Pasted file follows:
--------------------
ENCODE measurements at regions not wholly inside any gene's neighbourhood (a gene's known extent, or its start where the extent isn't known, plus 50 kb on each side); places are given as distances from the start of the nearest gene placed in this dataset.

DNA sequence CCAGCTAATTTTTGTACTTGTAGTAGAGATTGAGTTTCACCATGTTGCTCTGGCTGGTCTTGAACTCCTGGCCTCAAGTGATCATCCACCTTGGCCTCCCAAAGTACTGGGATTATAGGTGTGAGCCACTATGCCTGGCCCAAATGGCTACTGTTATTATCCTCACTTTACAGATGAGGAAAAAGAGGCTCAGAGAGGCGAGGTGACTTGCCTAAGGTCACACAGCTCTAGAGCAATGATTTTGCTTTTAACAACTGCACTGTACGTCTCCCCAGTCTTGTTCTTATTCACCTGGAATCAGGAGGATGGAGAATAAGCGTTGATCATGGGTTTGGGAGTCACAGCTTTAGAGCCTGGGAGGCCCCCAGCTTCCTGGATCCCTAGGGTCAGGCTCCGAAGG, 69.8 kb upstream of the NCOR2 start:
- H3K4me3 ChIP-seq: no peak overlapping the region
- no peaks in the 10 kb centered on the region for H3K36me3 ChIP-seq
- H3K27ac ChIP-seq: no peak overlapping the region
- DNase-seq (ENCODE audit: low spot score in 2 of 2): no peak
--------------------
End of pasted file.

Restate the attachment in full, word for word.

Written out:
ENCODE measurements at regions not wholly inside any gene's neighbourhood (a gene's known extent, or its start where the extent isn't known, plus 50 kb on each side); places are given as distances from the start of the nearest gene placed in this dataset.

DNA sequence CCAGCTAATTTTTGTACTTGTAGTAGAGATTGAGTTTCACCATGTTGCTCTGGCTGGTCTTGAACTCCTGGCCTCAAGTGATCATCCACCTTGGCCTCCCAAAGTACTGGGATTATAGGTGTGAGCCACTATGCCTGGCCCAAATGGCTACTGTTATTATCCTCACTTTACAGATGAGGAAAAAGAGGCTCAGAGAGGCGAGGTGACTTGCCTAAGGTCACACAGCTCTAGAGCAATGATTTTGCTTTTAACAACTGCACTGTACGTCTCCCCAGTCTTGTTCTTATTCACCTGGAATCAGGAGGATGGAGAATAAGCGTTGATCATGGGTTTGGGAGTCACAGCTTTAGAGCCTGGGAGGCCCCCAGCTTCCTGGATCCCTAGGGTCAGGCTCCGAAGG, 69.8 kb upstream of the NCOR2 start:
- H3K4me3 ChIP-seq: no peak overlapping the region
- no peaks in the 10 kb centered on the region for H3K36me3 ChIP-seq
- H3K27ac ChIP-seq: no peak overlapping the region
- DNase-seq (ENCODE audit: low spot score in 2 of 2): no peak